Not so long ago, the phone rang in my office. It was Barack Obama. For more than a decade, Obama was my colleague at the University of Chicago Law School.
He is also a friend. But since his election to the Senate, he does not exactly call every day.
On this occasion, he had an important topic to discuss: the controversy over President George W. Bush's warrantless surveillance of international telephone calls between Americans and suspected terrorists. I had written a short essay suggesting that the surveillance might be lawful. Before taking a public position, Obama wanted to talk the problem through.
In the space of about 20 minutes, he and I investigated the legal details. He asked me to explore all sorts of issues: the President's power as commander-in-chief, the Constitution's protection against unreasonable searches and seizures, the Foreign Intelligence Surveillance Act, the Authorization for Use of Military Force and more.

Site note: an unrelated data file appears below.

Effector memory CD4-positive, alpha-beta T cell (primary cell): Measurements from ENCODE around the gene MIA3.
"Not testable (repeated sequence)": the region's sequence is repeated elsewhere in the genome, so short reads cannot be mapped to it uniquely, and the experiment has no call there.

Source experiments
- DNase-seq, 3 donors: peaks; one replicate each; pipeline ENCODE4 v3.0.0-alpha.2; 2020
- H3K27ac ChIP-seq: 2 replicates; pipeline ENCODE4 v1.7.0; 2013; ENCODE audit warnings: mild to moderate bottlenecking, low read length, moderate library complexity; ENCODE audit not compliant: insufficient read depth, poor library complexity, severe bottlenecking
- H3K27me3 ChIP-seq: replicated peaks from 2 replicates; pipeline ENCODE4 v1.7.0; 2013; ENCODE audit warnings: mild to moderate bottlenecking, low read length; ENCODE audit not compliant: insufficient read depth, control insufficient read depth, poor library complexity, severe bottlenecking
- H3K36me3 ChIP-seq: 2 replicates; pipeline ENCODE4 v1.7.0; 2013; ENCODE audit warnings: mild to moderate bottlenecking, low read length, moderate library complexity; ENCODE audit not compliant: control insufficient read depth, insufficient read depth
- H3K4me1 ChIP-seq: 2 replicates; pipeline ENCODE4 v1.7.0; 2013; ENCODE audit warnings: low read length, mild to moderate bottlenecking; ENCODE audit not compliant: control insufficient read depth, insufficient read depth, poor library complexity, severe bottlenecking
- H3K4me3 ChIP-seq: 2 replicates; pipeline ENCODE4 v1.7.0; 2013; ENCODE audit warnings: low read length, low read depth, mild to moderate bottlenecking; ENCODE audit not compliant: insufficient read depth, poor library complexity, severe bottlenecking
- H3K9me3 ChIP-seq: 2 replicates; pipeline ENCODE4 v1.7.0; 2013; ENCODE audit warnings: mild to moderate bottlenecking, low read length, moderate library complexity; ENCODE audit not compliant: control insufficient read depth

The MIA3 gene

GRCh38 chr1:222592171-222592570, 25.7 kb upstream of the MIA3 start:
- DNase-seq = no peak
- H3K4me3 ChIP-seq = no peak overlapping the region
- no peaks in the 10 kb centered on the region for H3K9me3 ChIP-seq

Obama wanted to consider the best possible defence of what Bush had done. To every argument I made, he listened and offered a counter-argument. After the issue had been exhausted, Obama said that he thought the programme was illegal, but now had a better understanding of both sides. He thanked me for my time.
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